Menaquinone (MK) is an electron carrier molecule essential for respiration in most Gram positive bacteria. A crucial step in MK biosynthesis involves the prenylation of an aromatic molecule, catalyzed by integral membrane prenyltransferases of the UbiA (4-hydroxybenzoate oligoprenyltransferase) superfamily. In the classical MK biosynthetic pathway, the prenyltransferase responsible is MenA (1,4-dihydroxy-2-naphthoate octaprenyltransferase). Recently, an alternative pathway for formation of MK, the so-called futalosine pathway, has been described in certain micro-organisms. Until now, five soluble enzymes (MqnA-MqnE) have been identified in the first steps. In this study, the genes annotated as ubiA from T. thermophilus and S. lividans were cloned, expressed and investigated for prenylation activity. The integral membrane proteins possess neither UbiA nor MenA activity and represent a distinct class of prenyltransferases associated with the futalosine pathway that we term MqnP. We identify a critical residue within a highly conserved Asp-rich motif that serves to distinguish between members of the UbiA superfamily.

Küster, N., Rosahl, S. & Dräger, B. Potato plants with genetically engineered tropane alkaloid precursors Planta 245 , 355-365, (2017) DOI: 10.1007/s00425-016-2610-7

Solanum tuberosumtropinone reductase I reduced tropinone in vivo. Suppression of tropinone reductase II strongly reduced calystegines in sprouts. Overexpression of putrescineN-methyltransferase did not alter calystegine accumulation.

Calystegines are hydroxylated alkaloids formed by the tropane alkaloid pathway. They accumulate in potato (Solanum tuberosum L., Solanaceae) roots and sprouting tubers. Calystegines inhibit various glycosidases in vitro due to their sugar-mimic structure, but functions of calystegines in plants are not understood. Enzymes participating in or competing with calystegine biosynthesis, including putrescine N-methyltransferase (PMT) and tropinone reductases (TRI and TRII), were altered in their activity in potato plants by RNA interference (RNAi) and by overexpression. The genetically altered potato plants were investigated for the accumulation of calystegines and for intermediates of their biosynthesis. An increase in N-methylputrescine provided by DsPMT expression was not sufficient to increase calystegine accumulation. Overexpression and gene knockdown of StTRI proved that S. tuberosum TRI is a functional tropinone reductase in vivo, but no influence on calystegine accumulation was observed. When StTRII expression was suppressed by RNAi, calystegine formation was severely compromised in the transformed plants. Under phytochamber and green house conditions, the StTRII RNAi plants did not show phenotypic alterations. Further investigation of calystegines function in potato plants under natural conditions is enabled by the calystegine deprived StTRII RNAi plants.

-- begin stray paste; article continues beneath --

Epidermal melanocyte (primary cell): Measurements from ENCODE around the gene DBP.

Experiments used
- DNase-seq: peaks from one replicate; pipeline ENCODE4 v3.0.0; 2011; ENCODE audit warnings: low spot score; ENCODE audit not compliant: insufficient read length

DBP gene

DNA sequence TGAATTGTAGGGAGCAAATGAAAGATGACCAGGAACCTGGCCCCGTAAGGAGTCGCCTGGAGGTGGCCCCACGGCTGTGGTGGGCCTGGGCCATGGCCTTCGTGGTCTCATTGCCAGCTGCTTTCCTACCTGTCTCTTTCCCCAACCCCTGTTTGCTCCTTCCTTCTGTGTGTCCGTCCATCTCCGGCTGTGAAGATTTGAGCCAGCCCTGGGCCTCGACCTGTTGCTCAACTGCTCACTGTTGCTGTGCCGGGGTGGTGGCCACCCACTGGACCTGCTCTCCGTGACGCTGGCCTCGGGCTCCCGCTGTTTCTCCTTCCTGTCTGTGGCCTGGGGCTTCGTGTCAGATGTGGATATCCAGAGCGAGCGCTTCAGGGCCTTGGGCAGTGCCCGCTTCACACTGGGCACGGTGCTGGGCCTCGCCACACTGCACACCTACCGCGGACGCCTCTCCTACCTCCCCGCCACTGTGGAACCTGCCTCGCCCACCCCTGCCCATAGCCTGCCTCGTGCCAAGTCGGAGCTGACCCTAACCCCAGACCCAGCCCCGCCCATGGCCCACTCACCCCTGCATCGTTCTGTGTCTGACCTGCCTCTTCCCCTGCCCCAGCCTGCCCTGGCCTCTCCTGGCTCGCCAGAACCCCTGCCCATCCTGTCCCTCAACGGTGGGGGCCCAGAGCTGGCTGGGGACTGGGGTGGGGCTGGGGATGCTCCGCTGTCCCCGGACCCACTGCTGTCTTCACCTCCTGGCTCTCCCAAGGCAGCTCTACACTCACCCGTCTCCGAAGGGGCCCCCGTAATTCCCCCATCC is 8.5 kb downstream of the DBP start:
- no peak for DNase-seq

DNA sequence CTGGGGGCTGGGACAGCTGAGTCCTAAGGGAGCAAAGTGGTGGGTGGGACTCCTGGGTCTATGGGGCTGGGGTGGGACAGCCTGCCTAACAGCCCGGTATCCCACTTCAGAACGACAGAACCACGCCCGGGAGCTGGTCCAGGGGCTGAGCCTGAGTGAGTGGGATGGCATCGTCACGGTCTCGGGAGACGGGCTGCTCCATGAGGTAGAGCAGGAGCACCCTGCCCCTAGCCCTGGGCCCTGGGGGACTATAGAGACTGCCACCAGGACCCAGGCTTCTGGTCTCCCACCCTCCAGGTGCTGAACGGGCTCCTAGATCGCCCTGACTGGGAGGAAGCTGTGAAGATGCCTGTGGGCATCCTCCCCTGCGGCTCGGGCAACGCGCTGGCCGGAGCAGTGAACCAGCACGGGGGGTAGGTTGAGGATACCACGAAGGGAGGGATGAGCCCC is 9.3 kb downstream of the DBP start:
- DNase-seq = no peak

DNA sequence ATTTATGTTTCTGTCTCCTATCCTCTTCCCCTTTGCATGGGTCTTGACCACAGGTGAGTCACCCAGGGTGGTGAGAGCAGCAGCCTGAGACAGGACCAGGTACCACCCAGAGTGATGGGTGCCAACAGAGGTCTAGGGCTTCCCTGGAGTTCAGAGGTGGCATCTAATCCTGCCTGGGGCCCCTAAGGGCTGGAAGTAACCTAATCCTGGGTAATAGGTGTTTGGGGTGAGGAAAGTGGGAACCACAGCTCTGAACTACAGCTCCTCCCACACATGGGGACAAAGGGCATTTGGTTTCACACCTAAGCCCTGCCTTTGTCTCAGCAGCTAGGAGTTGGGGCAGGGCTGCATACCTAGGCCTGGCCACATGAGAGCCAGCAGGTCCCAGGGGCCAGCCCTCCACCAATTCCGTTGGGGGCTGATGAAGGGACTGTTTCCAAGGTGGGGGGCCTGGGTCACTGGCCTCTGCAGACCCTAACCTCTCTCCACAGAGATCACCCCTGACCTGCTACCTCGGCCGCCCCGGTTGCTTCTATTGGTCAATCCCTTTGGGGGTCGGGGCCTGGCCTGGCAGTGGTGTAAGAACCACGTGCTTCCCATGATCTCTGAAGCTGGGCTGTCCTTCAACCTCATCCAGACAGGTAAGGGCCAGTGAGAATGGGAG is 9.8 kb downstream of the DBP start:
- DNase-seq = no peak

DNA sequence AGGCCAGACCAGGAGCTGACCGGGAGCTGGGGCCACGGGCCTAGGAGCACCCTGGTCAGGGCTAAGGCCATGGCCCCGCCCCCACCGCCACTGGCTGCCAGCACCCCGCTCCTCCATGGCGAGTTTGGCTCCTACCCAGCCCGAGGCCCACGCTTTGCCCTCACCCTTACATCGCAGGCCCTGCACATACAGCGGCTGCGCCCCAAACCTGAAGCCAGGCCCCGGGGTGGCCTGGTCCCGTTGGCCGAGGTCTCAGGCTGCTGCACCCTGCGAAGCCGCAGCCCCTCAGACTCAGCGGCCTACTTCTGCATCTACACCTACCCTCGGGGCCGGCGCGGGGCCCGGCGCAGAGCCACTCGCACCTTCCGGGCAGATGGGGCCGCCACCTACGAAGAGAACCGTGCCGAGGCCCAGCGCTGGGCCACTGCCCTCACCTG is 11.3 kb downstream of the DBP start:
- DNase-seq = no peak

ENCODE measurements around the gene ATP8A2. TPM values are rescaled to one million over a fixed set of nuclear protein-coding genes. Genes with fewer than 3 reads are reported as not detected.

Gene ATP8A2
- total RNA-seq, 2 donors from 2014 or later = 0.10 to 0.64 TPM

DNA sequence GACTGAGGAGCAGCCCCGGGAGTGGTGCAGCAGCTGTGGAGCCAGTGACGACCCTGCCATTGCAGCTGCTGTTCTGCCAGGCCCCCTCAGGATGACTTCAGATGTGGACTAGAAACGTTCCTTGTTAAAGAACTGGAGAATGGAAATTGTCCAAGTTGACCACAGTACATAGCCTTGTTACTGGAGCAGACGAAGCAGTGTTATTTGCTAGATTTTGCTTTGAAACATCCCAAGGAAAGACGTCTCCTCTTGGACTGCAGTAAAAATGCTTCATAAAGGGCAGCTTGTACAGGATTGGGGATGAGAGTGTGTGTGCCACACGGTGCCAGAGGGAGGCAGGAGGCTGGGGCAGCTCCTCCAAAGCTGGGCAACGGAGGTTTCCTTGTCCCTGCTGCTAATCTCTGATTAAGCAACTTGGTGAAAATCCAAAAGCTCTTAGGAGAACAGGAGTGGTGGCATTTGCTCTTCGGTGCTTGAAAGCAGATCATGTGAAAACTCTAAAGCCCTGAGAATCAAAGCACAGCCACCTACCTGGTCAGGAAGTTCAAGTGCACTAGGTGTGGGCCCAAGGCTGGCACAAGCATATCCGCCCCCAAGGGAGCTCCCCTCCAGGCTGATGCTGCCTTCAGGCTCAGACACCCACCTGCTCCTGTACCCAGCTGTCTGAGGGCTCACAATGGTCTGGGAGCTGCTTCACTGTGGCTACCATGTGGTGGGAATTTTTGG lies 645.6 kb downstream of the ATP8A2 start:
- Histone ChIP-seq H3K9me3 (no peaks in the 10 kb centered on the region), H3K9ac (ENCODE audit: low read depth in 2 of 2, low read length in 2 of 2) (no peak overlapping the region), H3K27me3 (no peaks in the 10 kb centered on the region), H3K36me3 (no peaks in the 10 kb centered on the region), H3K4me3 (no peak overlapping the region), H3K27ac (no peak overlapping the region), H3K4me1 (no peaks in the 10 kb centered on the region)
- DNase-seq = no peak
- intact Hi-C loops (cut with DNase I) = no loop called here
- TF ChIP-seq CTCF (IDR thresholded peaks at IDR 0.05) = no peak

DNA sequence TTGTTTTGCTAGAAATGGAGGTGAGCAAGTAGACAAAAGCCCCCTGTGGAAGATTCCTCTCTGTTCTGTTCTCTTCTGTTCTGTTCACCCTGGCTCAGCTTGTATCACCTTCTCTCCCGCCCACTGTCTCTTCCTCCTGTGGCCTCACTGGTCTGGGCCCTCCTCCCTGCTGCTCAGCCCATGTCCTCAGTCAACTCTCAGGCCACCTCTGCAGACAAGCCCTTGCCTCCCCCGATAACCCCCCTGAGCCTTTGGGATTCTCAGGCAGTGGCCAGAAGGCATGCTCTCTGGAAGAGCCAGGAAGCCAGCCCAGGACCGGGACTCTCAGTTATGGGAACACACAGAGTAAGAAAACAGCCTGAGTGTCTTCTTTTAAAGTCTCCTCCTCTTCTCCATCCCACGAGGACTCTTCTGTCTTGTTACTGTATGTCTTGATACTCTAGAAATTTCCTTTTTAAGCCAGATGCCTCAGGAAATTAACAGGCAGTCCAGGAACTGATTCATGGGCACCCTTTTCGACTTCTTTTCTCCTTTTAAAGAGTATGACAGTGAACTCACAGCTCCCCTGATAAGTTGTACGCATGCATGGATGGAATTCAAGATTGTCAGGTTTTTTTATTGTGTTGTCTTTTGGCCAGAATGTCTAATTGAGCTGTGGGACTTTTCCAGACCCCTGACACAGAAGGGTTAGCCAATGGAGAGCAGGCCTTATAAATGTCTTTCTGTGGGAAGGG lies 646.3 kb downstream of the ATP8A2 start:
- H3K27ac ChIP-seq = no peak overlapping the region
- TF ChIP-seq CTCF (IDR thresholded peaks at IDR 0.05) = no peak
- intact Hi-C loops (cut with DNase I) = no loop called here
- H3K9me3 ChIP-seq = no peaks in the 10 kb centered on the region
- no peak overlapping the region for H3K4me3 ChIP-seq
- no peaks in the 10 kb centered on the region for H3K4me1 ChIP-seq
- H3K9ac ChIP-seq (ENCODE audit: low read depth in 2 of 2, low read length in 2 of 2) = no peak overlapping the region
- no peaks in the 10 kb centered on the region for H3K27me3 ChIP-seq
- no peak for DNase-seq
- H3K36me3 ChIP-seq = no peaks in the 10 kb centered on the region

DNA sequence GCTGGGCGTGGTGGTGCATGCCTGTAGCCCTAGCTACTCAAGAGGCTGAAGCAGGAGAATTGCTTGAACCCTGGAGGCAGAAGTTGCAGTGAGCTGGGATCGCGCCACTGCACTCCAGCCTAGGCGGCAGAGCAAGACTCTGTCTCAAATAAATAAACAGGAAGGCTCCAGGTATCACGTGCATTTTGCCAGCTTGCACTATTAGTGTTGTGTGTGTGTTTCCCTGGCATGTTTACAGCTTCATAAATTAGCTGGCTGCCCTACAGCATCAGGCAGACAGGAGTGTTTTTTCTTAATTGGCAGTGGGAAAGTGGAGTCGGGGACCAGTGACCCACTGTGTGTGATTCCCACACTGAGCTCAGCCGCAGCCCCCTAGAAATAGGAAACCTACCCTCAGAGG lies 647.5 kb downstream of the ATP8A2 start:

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Al Shweiki, M. H. D. R., Mönchgesang, S., Majovsky, P., Thieme, D., Trutschel, D. & Hoehenwarter, W. Assessment of Label-Free quantification in discovery proteomics and impact of technological factors and natural variability of protein abundance. J Proteome Res. (2017) DOI: 10.1021/acs.jproteome.6b00645

We evaluated the state of label-free discovery proteomics focusing especially on technological contributions and contributions of naturally occurring differences in protein abundance to the intersample variability in protein abundance estimates in this highly peptide-centric technology. First, the performance of popular quantitative proteomics software, Proteome Discoverer, Scaffold, MaxQuant, and Progenesis QIP, was benchmarked using their default parameters and some modified settings. Beyond this, the intersample variability in protein abundance estimates was decomposed into variability introduced by the entire technology itself and variable protein amounts inherent to individual plants of the Arabidopsis thaliana Col-0 accession. The technical component was considerably higher than the biological intersample variability, suggesting an effect on the degree and validity of reported biological changes in protein abundance. Surprisingly, the biological variability, protein abundance estimates, and protein fold changes were recorded differently by the software used to quantify the proteins, warranting caution in the comparison of discovery proteomics results. As expected, ∼99% of the proteome was invariant in the isogenic plants in the absence of environmental factors; however, few proteins showed substantial quantitative variability. This naturally occurring variation between individual organisms can have an impact on the causality of reported protein fold changes.